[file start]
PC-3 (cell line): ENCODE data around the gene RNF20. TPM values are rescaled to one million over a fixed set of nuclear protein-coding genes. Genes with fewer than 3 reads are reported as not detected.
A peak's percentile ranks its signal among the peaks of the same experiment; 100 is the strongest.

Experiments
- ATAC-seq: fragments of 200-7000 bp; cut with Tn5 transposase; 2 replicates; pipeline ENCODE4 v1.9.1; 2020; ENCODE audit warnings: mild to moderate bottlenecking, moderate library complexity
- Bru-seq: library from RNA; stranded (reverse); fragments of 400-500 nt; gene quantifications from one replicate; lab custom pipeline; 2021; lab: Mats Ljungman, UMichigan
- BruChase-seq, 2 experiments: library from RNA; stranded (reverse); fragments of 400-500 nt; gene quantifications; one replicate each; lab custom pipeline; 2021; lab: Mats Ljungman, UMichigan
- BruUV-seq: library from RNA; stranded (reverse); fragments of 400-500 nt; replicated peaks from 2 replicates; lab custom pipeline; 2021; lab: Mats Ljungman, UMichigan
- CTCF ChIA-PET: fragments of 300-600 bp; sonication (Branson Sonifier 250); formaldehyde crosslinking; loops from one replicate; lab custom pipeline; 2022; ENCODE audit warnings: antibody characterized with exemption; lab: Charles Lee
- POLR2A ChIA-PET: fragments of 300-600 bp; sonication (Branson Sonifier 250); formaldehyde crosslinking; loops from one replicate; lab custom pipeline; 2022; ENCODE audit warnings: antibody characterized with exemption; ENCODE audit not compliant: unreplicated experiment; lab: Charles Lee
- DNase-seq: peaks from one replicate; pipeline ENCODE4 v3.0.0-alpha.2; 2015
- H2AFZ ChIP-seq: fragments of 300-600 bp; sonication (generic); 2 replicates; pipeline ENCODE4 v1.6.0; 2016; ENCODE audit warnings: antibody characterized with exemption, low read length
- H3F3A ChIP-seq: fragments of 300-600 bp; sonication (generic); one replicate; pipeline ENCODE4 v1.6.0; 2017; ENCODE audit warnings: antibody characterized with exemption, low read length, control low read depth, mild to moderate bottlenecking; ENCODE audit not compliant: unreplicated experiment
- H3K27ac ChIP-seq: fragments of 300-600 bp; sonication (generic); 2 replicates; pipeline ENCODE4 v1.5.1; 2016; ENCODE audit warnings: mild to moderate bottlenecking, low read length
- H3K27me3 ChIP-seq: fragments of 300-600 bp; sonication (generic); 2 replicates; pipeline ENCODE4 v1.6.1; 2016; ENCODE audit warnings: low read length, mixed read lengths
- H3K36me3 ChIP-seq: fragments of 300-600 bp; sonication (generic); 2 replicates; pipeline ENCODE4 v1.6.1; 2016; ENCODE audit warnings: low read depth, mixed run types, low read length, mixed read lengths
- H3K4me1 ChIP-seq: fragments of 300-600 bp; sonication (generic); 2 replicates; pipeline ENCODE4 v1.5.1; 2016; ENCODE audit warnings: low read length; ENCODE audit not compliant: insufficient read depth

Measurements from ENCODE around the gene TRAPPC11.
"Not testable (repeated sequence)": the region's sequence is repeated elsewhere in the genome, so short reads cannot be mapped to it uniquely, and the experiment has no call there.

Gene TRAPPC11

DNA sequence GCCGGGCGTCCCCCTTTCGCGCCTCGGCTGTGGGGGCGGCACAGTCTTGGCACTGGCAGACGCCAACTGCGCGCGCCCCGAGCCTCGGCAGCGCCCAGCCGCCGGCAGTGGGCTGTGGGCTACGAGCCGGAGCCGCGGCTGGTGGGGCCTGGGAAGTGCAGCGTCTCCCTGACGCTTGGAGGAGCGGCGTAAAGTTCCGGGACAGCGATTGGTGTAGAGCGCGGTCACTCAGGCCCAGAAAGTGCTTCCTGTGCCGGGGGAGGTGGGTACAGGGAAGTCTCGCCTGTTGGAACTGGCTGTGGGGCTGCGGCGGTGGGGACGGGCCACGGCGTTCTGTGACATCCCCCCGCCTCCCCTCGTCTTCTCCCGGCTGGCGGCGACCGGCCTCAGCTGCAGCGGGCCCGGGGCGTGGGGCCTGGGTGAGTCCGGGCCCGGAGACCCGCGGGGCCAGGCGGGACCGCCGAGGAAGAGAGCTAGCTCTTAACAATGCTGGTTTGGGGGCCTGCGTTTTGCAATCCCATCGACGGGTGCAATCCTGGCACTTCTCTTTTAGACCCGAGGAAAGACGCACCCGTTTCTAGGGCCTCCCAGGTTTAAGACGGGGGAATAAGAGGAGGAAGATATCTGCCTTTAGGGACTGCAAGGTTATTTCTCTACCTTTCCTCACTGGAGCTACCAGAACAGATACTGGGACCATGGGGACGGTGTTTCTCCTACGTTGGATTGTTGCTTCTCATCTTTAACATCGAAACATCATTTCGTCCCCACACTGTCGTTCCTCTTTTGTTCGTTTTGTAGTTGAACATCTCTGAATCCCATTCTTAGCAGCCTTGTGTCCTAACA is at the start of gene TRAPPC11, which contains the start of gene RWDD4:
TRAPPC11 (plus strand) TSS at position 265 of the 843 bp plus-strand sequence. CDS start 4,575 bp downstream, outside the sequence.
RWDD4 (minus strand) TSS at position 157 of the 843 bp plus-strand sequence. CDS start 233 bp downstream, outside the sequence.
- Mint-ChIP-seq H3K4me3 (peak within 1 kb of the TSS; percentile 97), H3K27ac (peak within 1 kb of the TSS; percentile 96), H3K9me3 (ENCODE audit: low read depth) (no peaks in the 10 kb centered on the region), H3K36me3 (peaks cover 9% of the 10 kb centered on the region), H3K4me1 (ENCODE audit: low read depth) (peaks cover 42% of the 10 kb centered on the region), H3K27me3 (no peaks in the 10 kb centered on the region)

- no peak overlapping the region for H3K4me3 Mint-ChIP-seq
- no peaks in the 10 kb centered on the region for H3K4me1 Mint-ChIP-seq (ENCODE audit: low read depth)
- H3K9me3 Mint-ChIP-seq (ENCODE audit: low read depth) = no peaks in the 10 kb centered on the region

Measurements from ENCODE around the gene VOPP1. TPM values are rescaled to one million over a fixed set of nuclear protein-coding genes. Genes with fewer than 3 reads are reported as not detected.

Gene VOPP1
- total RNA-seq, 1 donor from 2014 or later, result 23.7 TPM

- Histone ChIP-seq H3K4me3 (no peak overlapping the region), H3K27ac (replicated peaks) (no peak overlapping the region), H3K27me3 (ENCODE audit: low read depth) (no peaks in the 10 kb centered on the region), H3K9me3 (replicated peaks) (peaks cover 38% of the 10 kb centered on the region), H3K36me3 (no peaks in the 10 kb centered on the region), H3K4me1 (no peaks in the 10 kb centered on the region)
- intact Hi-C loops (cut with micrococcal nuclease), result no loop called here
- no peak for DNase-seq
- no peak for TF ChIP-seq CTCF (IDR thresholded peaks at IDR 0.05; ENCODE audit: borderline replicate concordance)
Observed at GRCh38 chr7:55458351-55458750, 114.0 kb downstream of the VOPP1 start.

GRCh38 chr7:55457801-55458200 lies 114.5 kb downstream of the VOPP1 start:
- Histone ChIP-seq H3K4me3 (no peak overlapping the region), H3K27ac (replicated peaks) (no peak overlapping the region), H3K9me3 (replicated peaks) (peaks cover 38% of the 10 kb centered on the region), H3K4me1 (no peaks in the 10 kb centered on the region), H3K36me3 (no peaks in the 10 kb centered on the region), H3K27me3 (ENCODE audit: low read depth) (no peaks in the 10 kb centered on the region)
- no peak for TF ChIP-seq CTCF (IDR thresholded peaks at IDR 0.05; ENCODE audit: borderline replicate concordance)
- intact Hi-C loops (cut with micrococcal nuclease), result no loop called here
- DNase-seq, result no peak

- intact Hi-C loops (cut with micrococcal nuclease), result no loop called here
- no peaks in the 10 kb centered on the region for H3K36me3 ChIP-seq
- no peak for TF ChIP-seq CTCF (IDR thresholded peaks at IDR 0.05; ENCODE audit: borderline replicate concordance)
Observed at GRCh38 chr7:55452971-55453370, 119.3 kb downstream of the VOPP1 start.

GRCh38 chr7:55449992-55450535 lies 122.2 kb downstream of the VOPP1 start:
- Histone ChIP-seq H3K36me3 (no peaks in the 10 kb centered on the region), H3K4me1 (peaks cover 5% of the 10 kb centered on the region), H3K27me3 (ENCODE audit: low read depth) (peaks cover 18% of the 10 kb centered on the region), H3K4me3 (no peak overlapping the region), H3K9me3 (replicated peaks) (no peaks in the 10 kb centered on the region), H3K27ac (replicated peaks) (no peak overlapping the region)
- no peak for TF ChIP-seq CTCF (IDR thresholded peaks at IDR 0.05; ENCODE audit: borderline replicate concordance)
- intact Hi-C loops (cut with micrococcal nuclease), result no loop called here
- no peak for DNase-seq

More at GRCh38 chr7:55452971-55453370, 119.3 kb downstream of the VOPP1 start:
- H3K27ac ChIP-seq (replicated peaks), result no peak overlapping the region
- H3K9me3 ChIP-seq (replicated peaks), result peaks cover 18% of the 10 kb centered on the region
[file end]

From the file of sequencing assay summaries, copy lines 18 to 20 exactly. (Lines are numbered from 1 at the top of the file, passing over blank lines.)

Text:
"Not testable (repeated sequence)": the region's sequence is repeated elsewhere in the genome, so short reads cannot be mapped to it uniquely, and the experiment has no call there.

Gene TRAPPC11

DNA sequence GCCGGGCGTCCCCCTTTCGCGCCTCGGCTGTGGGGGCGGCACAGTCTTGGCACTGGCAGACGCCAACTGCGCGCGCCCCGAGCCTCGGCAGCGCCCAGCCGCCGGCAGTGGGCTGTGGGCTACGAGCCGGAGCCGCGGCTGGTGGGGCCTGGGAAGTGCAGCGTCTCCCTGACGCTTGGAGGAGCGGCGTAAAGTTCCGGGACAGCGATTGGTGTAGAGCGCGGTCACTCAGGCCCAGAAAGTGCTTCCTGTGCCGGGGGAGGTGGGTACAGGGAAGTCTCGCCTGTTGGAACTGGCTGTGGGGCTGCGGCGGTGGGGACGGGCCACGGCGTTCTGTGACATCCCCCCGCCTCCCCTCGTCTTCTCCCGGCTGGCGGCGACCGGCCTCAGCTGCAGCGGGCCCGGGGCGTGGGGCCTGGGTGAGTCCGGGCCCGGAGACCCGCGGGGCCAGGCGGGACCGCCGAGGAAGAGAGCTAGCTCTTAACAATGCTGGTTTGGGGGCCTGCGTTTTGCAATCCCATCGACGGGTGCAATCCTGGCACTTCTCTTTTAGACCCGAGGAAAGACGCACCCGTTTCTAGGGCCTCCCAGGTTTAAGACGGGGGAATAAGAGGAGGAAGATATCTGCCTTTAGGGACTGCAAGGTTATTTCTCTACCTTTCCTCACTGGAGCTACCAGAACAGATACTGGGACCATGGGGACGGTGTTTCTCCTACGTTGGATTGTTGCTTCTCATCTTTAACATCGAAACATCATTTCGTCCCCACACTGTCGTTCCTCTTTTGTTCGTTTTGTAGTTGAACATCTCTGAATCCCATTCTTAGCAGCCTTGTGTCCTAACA is at the start of gene TRAPPC11, which contains the start of gene RWDD4: